Lead is a naturally occurring heavy metal that exists in both organic and inorganic forms. While recent data have shown a decline in the prevalence of high blood lead levels (BLL) in the developed countries, lead poisoning remains a major public health concern globally with long-lasting adverse health and behavioral effects. In the 2007-2010 National Health and Nutrition Examination Survey (NHANES), the estimate of the mean blood lead level in the U.S. was 1.3 µg/dL, which was a 90% decrease compared to the 1976-1980 NHANES 12.8 µg/dL estimate. An analysis of the 2009 – 2015 NHANES survey, which included 3.8 million venous blood samples from children 6 years old or younger, revealed that around 3% of children exhibited blood lead levels ≥ 5 µg/dL. Risk factors such as living in an area with a high proportion of pre-1950 housing construction, belonging to low-income families were found to be associated with higher BLLs. In addition, race and ethnicity also are predictive of high lead levels, with the greatest risk being in the non-Hispanic black population. The Centers for Disease Control and Prevention (CDC) uses the NHANES 97.5th BLL percentile of 5 µg /dL as an upper reference interval threshold to identify both children and adults with elevated blood lead levels. The U.S. Occupational Safety and Health Administration (OSHA) Lead Standards require workers to be removed from lead exposure when BLLs are ≥ 50 µg/dL (construction industry) or 60 µg/dL (general industry) and allow workers to return to work when the BLL is below 40 µg/dL. While chelation therapy is a mainstay intervention for children with confirmed BLLs ≥ 45 µg/dL, it should be used with caution.
A number of laboratory methods are available to determine BLL. Currently, the well-known technologies are Magellan Diagnostics LeadCare Testing Systems, flame atomic absorption spectrometry (FAA), electrothermal atomic absorption spectrometry (also referred to as graphite furnace atomic absorption spectrometry, GFAA), and inductively-coupled plasma mass spectrometry (ICP-MS).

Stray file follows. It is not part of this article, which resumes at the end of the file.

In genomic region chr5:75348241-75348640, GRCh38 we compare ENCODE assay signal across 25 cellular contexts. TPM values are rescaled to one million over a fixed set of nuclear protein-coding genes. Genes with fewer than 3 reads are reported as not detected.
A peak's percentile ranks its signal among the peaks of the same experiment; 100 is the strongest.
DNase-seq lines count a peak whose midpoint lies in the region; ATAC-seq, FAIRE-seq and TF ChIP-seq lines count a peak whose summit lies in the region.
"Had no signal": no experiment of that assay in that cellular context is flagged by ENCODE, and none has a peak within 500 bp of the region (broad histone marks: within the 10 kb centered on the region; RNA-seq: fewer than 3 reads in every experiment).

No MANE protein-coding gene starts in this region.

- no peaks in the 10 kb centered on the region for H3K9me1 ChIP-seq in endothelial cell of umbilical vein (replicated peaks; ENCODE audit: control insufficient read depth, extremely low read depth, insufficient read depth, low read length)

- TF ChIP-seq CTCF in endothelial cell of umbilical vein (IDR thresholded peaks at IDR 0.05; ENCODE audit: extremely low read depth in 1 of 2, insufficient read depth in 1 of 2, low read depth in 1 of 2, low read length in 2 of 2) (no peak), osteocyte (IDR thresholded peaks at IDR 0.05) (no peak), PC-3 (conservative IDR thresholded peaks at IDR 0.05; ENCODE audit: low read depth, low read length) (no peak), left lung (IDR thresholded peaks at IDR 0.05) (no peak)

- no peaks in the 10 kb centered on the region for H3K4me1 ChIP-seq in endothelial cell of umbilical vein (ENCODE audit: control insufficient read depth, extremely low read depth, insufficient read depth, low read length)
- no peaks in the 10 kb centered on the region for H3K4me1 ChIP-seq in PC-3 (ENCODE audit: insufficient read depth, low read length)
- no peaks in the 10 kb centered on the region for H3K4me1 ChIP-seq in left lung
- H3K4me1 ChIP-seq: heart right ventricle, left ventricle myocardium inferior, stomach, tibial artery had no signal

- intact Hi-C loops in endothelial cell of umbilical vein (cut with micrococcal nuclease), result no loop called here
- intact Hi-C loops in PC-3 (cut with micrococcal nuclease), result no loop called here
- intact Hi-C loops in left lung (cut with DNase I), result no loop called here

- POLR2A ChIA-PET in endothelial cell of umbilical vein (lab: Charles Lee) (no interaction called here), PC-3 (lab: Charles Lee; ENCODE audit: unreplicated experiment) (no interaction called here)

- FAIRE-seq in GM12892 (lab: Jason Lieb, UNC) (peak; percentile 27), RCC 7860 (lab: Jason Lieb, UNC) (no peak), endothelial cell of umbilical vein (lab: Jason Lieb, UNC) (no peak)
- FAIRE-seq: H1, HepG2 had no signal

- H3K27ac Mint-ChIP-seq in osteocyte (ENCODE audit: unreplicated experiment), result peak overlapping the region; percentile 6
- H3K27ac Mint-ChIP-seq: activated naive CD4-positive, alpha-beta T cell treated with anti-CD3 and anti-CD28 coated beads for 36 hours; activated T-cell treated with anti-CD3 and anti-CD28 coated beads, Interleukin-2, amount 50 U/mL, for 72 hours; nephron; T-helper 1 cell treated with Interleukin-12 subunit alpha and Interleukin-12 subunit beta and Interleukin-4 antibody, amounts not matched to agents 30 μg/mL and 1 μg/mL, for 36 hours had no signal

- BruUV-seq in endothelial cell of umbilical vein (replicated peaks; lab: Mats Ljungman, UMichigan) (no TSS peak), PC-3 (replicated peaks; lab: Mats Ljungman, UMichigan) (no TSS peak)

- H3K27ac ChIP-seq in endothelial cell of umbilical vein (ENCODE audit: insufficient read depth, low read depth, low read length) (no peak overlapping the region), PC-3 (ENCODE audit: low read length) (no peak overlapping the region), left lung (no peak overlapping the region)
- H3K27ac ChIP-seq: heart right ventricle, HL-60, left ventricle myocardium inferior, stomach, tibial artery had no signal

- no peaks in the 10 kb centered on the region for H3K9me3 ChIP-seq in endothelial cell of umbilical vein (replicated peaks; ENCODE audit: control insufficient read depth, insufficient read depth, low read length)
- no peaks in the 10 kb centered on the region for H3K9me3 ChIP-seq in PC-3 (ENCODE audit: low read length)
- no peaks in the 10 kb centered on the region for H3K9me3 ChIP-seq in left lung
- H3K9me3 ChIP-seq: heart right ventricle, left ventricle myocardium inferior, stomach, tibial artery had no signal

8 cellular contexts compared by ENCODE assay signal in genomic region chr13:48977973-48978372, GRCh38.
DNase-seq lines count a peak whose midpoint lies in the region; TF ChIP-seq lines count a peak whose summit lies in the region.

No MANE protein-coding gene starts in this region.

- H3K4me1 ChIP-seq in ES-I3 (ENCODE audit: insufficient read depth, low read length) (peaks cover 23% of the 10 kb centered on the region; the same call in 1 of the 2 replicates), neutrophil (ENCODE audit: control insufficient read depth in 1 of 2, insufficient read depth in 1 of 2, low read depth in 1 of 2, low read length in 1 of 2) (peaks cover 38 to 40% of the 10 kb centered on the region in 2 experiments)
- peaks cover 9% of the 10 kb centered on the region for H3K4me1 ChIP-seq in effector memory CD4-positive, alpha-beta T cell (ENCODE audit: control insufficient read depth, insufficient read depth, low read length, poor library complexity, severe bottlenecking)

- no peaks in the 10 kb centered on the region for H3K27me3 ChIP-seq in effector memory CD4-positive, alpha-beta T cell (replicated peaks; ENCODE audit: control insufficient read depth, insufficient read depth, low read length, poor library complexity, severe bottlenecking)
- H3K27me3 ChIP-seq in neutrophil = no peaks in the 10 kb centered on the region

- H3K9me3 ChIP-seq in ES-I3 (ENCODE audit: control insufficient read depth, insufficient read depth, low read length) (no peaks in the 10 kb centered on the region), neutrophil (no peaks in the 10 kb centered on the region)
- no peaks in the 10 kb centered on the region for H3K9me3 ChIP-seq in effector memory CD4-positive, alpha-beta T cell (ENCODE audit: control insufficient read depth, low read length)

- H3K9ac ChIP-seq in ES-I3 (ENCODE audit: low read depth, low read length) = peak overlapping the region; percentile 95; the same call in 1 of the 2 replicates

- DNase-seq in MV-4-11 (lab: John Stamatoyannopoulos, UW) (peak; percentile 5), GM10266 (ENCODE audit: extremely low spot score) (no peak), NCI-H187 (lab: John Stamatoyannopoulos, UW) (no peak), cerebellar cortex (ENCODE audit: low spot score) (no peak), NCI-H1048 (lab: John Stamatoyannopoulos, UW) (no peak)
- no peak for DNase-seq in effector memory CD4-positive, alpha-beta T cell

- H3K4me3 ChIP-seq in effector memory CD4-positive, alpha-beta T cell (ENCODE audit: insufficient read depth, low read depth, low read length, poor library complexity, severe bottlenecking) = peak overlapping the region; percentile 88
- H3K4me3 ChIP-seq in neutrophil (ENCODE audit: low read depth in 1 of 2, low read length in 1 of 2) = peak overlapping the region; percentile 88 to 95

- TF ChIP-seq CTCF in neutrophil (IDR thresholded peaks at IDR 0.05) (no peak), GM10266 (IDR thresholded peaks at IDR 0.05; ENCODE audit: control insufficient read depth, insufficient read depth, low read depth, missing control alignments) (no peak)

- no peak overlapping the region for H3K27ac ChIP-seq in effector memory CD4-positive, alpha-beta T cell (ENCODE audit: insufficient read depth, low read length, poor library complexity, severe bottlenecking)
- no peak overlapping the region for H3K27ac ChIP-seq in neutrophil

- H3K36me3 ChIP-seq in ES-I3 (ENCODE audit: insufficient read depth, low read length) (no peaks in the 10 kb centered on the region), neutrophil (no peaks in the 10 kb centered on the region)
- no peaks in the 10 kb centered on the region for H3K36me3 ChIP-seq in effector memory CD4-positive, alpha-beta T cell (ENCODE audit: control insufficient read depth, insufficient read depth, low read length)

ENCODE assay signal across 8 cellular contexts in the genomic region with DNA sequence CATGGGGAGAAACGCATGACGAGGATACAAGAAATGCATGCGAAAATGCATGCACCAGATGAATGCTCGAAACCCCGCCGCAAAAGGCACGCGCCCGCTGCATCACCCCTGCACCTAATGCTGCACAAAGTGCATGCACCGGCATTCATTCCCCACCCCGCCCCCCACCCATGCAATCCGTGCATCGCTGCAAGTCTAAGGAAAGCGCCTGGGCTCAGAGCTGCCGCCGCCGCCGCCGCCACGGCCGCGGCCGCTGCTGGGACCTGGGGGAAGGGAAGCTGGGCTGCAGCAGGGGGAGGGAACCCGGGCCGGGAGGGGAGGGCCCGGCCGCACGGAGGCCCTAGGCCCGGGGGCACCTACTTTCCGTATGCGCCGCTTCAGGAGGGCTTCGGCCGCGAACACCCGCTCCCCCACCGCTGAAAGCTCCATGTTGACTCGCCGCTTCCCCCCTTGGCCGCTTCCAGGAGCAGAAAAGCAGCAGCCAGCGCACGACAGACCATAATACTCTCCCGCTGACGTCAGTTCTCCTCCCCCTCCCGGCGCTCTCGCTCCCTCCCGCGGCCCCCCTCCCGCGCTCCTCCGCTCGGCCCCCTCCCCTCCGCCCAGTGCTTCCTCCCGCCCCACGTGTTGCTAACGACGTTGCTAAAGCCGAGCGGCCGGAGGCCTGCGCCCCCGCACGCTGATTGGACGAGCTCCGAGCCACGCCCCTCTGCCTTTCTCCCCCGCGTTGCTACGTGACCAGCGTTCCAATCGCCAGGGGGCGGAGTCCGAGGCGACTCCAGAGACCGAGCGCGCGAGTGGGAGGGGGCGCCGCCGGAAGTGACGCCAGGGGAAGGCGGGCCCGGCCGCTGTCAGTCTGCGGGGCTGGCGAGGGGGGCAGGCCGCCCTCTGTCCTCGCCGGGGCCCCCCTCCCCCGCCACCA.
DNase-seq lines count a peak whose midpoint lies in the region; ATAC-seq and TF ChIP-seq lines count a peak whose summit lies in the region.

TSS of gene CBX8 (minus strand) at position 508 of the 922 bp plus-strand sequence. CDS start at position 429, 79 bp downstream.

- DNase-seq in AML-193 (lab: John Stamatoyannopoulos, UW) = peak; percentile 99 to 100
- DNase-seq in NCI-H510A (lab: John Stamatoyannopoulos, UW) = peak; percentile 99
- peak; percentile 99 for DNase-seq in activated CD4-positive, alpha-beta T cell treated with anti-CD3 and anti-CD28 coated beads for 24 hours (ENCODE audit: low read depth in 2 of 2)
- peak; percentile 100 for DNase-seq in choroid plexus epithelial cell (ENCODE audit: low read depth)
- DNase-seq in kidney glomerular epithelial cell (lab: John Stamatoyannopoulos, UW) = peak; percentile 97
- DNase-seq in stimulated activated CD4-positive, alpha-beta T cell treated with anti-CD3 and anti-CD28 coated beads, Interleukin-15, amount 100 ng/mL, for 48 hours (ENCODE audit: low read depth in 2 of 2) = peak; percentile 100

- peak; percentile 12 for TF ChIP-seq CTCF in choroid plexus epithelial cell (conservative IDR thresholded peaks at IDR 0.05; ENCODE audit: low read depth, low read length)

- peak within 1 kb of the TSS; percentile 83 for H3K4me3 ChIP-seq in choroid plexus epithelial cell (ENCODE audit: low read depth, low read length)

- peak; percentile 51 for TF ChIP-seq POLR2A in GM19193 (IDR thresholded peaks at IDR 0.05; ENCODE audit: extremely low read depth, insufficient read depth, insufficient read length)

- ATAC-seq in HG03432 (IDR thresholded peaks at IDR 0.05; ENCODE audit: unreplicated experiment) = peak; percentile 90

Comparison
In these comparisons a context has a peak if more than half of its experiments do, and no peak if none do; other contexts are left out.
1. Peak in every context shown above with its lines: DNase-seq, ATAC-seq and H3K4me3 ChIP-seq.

The CLIA-waived LeadCare Testing Systems are popular because they have a portable size, employ an electronic calibration and simple procedures, use disposable consumables, and can generate results for capillary blood specimens in a few minutes for physician’s offices or smaller clinical laboratory settings. However, effective April 2017, Magellan Diagnostics notified customers that the LeadCare Testing Systems may underestimate the blood lead levels and give inaccurate results when processing venous blood. The Food and Drug Administration (FDA) issued a Class I product warning to laboratories and health care professionals that they should not use any Magellan Diagnostics’ LeadCare device for testing venous blood specimens.
Atomic absorption (AA) methods have long been the mainstay for blood lead testing. AA uses the principle of generating ground-state free atoms in a flame (FAA) or a graphite-coated furnace (GFAA), and measuring the amount of light absorbed from a wavelength-specific light source. The most common application of FAA in lead testing is to analyze dried blood spots on filter paper with no preliminary sample preparation. The analytical principle of GFAA is the same as FAA, except that the FAA flame is replaced by a small GFAA heated graphite tube. Most laboratories have replaced FAA with GFAA due to improved sensitivity and lower specimen volume requirements. GFAA technology has sub-ppb to ppb (parts per billions, ppb = µg/L) sensitivity, relatively narrow dynamic range, and low throughput. It is a single element technique which measures only one analyte at a time.
ICP-MS uses a high temperature plasma discharge to generate positively charged ions that are measured for the mass-to-charge (m/z) ratio by mass spectrometry. ICP-MS is a rapid ultra-trace multi-element technique. It has a parts-per-trillion (ppt = ng/L) sensitivity, a wide dynamic range of 8 orders of magnitude, and high throughput. ICP-MS can measure multiple elements simultaneously, and has a unique capability to perform isotopic analysis and speciation analysis. Due to its multi-element capability, higher sample throughput and higher sensitivity, ICP-MS has become the method of choice for many reference laboratories. Yet it is a high complexity methodology and requires more technical expertise by the operator, therefore may not be suitable for every laboratory. In addition, capital and operational cost is another factor to be considered. A thorough evaluation and planning process is needed to determine the suitable methodology and device for blood lead testing in each laboratory.